I can't get past the fact that no matter what I do, no matter how successful I am, no matter how hard I try to make myself not care - my dad will always find something mean and sarcastic to say before he will ever give me a pat on the back. According to my mom he's proud of what I've done and cares deeply about me and my family - but he has never, ever shared any of that with me.

Yolanda (the callipygian chronicle) said...

When in 7th grade my social studies teacher, with whom I had formed a deep attachment, cornered me after I'd inexplicably turned in a blank exam, only to score my usual 100% when I took the retest a week later. She said, "You're terrified of having people actually find out how smart you are. You'd rather fail on purpose just to appear normal. But you'd still rather get every question wrong, than miss one." No one has ever assessed me so accurately, pinpointing my biggest flaw. And I'm still haunted by just how right she was each and every time the flaw rears her ugly head.

Melissia said...

Many years ago my mom decided that she did not particularly want me in she life any more so she simply cut off all contact, moved and left no forwarding address. I continued to send cards and gifts via my brother, but when she died, my father called me and I did not even know what state she was in. I had spoken to here briefly year before when her brother died of the same disease that we all share (it is inherited), but before that she had not spoken to me in 5 years.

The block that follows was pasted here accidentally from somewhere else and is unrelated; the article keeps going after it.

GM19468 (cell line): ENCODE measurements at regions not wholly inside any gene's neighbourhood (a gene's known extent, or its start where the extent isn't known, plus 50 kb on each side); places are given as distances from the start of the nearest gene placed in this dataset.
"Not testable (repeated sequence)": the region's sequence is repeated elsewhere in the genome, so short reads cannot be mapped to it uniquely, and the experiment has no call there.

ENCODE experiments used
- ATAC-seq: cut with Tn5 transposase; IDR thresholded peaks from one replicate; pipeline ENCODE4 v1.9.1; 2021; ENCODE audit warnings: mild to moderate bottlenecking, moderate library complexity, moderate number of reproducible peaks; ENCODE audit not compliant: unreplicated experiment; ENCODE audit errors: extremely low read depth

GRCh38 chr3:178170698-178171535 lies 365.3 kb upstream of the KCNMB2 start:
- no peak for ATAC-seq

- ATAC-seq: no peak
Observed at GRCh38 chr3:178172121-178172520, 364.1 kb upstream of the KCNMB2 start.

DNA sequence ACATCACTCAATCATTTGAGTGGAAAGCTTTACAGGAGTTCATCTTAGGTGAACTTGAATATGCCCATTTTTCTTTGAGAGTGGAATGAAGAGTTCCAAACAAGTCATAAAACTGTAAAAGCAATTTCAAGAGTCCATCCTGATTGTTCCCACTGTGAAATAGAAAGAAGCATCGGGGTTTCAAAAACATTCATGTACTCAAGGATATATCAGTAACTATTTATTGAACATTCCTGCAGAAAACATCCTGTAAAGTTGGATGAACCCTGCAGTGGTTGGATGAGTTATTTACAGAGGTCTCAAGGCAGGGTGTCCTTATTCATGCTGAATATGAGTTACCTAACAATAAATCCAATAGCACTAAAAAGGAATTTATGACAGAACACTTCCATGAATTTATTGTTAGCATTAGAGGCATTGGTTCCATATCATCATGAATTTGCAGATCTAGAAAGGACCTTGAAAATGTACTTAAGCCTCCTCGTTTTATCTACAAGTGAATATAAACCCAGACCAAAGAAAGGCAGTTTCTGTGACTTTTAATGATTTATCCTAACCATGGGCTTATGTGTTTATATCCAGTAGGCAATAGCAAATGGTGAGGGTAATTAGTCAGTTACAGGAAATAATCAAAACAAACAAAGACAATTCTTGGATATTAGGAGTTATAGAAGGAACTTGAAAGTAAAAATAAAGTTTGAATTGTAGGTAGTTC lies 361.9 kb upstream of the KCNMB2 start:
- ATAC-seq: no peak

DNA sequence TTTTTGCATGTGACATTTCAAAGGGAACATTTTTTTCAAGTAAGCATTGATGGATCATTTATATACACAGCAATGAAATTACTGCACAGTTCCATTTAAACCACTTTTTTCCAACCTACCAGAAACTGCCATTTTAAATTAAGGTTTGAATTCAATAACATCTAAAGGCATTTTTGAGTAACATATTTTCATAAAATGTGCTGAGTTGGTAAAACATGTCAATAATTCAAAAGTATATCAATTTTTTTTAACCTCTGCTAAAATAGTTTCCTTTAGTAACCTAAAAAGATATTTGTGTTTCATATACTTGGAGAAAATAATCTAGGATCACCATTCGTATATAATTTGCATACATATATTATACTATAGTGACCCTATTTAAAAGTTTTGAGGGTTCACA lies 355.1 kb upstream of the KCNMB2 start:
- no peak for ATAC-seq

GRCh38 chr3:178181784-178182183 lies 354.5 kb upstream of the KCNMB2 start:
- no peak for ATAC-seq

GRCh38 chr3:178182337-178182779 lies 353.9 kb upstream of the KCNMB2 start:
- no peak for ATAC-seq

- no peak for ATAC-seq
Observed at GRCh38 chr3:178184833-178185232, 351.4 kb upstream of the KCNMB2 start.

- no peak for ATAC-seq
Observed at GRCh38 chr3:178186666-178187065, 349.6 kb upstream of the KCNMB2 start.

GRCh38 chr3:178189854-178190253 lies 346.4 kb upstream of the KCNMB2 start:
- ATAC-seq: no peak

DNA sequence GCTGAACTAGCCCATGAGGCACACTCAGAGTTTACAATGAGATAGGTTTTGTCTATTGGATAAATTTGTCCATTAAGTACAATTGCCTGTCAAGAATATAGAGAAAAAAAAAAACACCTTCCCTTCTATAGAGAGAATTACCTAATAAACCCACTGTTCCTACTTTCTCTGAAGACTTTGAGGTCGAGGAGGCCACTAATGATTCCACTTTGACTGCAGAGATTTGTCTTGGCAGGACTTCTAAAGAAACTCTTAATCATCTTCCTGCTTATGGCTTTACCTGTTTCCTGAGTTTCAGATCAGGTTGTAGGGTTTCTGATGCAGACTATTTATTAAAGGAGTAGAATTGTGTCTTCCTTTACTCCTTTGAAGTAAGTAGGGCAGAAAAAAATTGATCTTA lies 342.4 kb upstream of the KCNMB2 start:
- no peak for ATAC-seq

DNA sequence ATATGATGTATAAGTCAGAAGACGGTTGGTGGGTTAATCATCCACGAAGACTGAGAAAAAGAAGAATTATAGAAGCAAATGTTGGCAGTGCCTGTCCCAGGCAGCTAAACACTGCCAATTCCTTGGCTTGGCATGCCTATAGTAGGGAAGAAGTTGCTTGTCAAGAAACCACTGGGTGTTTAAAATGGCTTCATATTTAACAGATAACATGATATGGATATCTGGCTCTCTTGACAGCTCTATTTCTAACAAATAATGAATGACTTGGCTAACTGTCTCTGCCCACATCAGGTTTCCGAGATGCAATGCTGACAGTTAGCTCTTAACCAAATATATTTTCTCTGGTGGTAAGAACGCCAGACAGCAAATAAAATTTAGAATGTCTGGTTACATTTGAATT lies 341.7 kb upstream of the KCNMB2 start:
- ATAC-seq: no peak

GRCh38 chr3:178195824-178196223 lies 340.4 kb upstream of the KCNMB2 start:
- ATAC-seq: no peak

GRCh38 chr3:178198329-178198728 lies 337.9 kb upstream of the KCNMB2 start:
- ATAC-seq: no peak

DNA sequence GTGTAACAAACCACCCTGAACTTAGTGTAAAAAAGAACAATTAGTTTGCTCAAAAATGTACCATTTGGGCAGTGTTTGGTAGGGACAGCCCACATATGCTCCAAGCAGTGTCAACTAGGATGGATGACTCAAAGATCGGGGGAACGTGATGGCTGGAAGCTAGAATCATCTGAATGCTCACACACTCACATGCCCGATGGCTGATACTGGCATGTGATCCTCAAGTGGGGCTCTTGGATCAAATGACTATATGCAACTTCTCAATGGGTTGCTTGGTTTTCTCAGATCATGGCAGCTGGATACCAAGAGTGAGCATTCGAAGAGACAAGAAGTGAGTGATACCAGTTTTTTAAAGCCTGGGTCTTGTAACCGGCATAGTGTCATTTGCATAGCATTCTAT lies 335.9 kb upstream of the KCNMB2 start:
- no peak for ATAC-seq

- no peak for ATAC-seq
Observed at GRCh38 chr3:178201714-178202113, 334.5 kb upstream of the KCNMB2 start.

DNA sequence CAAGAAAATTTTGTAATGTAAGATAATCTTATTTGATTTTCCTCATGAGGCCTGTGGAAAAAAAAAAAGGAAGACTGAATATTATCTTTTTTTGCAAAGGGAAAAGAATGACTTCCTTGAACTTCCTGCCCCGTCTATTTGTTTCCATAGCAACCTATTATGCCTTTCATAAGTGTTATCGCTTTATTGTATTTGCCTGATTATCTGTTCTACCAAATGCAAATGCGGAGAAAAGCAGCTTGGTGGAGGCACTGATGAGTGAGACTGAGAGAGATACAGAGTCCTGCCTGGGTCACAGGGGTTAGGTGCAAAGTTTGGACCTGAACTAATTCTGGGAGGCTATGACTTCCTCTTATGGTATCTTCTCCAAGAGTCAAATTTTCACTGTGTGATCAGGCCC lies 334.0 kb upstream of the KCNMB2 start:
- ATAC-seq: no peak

I still struggle with why she treated me this way, no one should feel this way.

niobe said...

Afteriris: What Eden said.

My theory is that these incidents are particularly painful because they seem like deja vu, confirming something that we secretly fear is true: I am unloveable, I am worthless, I am all alone

Jules said...

Good question. I never realized quite the extent the ridcule and such of me (as the only kid in our grade with glasses) affected me. The minute I could I switched to contacts and thought little of it until current hubby (dating at the time) said I looked fine in glasses. First time I had ever heard that.

leanne said...

Niobe, yes. For me, it felt like someone (God? the universe?) was trying to me I didn't deserve to be a mom. I felt cursed.

excavator said...

This has been a moving thread to follow.

I wonder if in essence the question is, "when did you realize you were naked?"

This is one of these questions that's very difficult for me to answer. It's like one of those objects that's visible peripherally, but disappears when I try to look at it directly.

It's like a challenge...and I suppose it's not necessarily a trauma which 'colors' my perspective.

Grad3 said...

Watching my mom choose to battle terminal cancer with grace and courage.

Anonymous said...

My husband's affair.

Babyloss has been difficult, but like you, I never felt like it was about me. It didn't happen to me because of who I was or wasn't.

Which Box said...

This was a particularly insightful post. I think I'm more of a death by a thousand cuts kind of person. No one defining moment. I look at my soon to be four year old, who marches into the world with no fear or sense of limitation, and I wonder when it happens? When do you start to label yourself as unable, unworthy, un-whatever. School, I suppose, when all the peer stuff starts to sort out and labels start to apply.

And you know you get me every time you write about this.

Phoebe said...

I have learned that my own particular twin loss did not really have anything to do with me. That pregnancy did not feel right to me, which was a horrible thing to accept, because I wanted it so badly. What I have learned along the way is that stuff happens on a whole 'nother level that we are not even conscious of most of the time, on the spirit level, because our society doesn't function like that nor does it teach us about those things. Nonetheless, it had a huge impact on me. I still feel like I could have had control over it, though that is an illusion.